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It’s only been out a few weeks, and it seems half the security people already have a copy. I got the Red Team Field Manual the other day because they did and no other reason (apart from the cover that just screams ‘black hat’).

rtfm

Indeed this is the coveted black book of elite cyber knowledge condensed into 95-pages, containing recipes for sophisticated cyber attacks capable of breaking the Internet. With this book, we won’t need double-tabs, man pages or ‘–h‘ in the command line. Cyber creds are instantly gained by flashing a copy of the RTFM.

Okay, here’s where I begin the serious review: The RTFM does actually contain information. But… it seems to be a compilation of notes from an experienced pen tester, rather than a ‘field manual’, and there’s nothing methodical in its presentation – the reader must know whether something is there beforehand when referring to it. For UNIX-related stuff most people are better off with the Linux Pocket Guide (Barrett, 2004) and using the RTFM as an add-on to that.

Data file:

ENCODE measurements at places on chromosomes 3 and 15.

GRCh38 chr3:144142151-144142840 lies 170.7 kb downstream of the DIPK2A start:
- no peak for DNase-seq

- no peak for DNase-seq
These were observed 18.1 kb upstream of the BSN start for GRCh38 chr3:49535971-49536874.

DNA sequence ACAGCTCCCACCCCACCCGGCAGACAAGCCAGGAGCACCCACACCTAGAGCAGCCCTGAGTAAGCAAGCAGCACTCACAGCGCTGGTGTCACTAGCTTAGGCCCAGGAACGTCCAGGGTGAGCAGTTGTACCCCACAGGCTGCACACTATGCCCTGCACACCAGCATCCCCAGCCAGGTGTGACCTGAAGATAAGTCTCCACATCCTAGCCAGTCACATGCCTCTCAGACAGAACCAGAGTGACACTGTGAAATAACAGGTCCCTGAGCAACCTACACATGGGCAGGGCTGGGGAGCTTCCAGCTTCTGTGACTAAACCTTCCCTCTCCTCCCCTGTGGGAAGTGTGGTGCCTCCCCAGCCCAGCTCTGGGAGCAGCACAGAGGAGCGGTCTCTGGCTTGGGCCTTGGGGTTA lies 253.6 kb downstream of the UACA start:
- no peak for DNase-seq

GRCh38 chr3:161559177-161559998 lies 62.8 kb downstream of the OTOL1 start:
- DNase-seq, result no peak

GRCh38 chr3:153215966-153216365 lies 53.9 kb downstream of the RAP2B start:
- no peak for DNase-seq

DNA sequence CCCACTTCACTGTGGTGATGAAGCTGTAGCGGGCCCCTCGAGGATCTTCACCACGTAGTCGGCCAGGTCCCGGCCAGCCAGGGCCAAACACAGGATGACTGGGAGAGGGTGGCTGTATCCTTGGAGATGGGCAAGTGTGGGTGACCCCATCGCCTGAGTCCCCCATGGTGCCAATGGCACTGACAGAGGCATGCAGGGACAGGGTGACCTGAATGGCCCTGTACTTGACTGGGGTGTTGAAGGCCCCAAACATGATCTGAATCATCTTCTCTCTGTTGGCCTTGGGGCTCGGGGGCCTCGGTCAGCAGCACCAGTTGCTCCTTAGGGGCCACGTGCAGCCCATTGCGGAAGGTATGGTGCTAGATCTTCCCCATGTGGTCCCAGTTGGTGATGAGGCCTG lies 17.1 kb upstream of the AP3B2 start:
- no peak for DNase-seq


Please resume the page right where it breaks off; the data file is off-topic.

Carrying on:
But I still like the RTFM. It can be a useful reference, if the reader has a general idea of what s/he is doing and knows where to look. Another good point is the tools covered are standard across most pen testing installations.
There’s also nothing to stop readers using sticky notes to mark important pages, or using the provided ‘scratchpad’ to note page numbers. It’s also handy for those (like myself) who favour Linux almost exclusively over Windows, and perhaps lack references for leveraging native Microsoft utilities or PowerShell.

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